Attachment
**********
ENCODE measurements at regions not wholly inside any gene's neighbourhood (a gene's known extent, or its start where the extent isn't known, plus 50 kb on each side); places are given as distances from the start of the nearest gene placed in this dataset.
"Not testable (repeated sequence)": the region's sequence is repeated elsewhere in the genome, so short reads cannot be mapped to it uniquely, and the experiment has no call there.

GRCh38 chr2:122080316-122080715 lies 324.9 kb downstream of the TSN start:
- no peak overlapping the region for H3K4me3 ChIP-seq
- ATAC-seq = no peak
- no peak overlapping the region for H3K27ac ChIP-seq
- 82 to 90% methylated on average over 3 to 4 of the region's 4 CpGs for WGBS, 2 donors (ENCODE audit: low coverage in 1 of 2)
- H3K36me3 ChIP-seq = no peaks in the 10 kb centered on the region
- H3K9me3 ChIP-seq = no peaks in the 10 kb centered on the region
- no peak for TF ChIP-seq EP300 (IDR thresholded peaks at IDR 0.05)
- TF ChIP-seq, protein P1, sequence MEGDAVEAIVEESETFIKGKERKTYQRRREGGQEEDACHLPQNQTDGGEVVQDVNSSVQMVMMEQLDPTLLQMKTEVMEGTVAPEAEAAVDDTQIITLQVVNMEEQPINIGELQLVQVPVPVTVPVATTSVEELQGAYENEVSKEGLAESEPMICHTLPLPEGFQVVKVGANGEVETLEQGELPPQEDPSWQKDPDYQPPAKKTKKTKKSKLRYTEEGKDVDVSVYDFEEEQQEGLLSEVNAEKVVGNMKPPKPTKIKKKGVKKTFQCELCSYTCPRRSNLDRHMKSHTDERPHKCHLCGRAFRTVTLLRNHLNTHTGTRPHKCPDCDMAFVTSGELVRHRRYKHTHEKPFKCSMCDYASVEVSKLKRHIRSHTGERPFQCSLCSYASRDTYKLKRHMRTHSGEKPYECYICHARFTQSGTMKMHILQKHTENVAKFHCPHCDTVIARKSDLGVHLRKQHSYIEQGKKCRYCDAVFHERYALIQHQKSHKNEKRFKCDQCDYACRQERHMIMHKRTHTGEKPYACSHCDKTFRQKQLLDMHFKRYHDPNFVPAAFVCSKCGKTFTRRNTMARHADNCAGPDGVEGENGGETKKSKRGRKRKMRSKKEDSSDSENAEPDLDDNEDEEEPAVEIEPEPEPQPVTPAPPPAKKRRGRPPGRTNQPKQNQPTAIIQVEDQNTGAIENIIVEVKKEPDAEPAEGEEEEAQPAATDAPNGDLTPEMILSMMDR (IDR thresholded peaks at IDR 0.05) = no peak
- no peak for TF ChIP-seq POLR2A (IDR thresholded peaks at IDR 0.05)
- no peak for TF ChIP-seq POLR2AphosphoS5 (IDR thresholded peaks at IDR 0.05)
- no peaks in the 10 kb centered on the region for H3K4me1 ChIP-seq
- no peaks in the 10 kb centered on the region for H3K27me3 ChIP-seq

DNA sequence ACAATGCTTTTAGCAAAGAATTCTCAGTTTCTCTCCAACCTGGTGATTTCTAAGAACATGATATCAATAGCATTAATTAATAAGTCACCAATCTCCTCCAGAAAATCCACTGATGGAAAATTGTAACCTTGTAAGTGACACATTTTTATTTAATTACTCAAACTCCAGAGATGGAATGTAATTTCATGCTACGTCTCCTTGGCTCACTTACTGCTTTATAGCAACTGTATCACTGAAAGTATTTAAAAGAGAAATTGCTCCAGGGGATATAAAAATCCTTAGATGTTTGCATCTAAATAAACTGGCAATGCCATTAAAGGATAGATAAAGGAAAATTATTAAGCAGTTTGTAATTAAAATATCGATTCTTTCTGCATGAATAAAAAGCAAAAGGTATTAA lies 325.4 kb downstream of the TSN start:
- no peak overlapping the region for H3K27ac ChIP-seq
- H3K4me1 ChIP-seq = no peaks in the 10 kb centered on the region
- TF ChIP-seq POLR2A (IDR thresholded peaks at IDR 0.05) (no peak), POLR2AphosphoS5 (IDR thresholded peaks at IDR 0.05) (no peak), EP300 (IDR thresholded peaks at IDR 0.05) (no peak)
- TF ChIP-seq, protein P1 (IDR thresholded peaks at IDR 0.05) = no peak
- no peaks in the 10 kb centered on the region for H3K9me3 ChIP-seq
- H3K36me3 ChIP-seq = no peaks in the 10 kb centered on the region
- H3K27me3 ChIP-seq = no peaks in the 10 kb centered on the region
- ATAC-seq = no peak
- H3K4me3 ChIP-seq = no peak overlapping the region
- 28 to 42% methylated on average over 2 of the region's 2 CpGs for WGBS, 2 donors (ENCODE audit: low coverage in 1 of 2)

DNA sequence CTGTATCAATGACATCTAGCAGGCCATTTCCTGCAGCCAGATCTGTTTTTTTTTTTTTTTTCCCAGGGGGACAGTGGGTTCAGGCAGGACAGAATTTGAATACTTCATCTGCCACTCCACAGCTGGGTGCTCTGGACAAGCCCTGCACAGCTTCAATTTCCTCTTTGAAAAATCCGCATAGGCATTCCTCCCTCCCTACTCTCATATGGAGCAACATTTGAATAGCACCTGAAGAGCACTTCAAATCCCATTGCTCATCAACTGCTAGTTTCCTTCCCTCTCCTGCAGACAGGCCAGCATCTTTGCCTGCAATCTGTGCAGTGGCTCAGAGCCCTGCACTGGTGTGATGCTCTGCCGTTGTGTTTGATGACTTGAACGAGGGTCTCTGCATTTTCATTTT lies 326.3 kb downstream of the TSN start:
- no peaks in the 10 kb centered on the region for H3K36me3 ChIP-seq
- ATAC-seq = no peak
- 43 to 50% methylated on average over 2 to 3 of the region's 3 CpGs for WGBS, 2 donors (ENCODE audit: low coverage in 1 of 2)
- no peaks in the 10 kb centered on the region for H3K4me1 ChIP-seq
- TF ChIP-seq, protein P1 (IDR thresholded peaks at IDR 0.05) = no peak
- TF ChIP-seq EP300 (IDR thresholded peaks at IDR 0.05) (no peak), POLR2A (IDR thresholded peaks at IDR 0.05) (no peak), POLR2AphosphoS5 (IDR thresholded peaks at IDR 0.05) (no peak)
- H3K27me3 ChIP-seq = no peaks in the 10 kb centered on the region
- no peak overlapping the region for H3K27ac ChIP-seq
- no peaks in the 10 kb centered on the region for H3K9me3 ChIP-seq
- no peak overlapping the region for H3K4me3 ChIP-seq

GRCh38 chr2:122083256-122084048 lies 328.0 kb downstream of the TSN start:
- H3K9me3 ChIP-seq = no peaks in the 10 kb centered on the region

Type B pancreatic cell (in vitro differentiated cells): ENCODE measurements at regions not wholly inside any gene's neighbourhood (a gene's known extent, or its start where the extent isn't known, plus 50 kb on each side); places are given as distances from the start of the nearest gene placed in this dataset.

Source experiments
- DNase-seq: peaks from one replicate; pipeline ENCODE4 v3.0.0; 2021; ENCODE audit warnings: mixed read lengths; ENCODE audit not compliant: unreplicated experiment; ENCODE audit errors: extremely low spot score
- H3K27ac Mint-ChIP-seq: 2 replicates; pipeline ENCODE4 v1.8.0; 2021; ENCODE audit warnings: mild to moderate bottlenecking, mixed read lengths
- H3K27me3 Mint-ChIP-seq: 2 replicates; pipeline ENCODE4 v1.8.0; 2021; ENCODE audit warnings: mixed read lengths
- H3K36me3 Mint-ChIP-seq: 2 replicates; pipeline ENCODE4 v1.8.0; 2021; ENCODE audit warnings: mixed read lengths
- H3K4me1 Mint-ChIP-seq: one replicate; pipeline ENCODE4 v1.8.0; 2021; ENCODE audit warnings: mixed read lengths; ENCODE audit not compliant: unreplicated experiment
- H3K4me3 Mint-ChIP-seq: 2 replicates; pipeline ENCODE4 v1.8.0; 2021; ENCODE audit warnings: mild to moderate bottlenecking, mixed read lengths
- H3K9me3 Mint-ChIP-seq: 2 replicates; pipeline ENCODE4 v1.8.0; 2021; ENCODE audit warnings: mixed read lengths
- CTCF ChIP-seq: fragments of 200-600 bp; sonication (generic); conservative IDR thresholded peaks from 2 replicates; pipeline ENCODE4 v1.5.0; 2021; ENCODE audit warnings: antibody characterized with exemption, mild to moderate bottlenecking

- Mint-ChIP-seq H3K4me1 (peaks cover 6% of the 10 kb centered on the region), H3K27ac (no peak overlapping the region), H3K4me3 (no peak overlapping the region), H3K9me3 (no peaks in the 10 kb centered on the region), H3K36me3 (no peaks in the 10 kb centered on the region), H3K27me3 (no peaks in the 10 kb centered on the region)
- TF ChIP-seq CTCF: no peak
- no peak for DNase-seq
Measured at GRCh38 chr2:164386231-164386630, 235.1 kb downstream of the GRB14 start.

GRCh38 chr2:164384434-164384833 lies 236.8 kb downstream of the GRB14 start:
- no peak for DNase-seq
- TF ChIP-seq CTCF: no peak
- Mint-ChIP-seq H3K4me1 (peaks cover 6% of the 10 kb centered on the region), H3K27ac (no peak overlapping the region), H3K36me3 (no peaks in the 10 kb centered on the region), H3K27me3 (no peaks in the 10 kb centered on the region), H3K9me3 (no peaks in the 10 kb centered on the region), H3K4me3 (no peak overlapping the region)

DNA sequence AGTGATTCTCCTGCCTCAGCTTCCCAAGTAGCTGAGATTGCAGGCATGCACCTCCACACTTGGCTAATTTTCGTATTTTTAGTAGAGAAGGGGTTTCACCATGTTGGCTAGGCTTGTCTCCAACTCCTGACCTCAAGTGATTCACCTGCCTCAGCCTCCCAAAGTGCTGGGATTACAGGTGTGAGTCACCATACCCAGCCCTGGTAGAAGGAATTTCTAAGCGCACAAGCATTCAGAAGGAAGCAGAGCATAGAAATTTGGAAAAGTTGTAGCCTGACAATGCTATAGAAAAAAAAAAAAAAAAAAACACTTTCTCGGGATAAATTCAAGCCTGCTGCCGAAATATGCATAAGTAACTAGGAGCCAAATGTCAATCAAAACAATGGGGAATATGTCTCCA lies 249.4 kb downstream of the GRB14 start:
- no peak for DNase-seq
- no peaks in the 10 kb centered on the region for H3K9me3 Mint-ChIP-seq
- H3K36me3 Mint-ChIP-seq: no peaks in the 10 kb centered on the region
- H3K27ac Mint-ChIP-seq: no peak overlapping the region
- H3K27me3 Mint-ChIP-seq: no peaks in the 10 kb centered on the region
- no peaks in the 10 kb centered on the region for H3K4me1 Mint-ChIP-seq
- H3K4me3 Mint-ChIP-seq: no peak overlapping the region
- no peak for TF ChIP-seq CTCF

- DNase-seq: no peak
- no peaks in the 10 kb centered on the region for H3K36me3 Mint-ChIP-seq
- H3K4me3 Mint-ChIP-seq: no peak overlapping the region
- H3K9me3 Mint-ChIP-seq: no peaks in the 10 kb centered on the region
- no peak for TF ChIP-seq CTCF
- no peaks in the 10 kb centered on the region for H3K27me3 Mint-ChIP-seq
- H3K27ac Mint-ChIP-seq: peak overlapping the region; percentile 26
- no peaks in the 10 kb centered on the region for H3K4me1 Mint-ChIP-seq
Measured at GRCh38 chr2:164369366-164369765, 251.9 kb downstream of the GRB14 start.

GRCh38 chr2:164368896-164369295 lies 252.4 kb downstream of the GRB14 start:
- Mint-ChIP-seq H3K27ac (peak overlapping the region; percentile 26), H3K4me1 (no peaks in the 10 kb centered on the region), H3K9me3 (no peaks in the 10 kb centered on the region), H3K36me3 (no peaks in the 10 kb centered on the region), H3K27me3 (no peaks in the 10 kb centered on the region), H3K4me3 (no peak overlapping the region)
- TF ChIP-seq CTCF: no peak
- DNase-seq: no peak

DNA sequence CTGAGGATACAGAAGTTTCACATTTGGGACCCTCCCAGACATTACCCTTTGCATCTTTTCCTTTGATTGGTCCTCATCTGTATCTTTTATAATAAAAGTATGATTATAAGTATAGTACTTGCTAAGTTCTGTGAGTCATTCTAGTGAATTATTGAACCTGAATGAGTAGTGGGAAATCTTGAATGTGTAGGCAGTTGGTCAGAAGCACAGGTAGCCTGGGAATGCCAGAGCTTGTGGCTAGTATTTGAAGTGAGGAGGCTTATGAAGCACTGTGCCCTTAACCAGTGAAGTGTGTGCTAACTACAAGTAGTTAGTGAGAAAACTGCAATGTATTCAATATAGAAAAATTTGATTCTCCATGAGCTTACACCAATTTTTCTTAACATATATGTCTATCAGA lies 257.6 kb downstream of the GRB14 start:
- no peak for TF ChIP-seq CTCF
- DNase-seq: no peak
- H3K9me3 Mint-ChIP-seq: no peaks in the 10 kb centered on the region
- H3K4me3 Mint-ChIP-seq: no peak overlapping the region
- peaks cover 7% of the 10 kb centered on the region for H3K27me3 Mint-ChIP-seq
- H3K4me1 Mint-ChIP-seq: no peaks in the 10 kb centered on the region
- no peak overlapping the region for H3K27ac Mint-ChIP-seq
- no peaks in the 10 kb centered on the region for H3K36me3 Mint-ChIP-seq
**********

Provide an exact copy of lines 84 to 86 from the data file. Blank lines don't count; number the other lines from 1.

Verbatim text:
- H3K4me3 Mint-ChIP-seq: no peak overlapping the region
- peaks cover 7% of the 10 kb centered on the region for H3K27me3 Mint-ChIP-seq
- H3K4me1 Mint-ChIP-seq: no peaks in the 10 kb centered on the region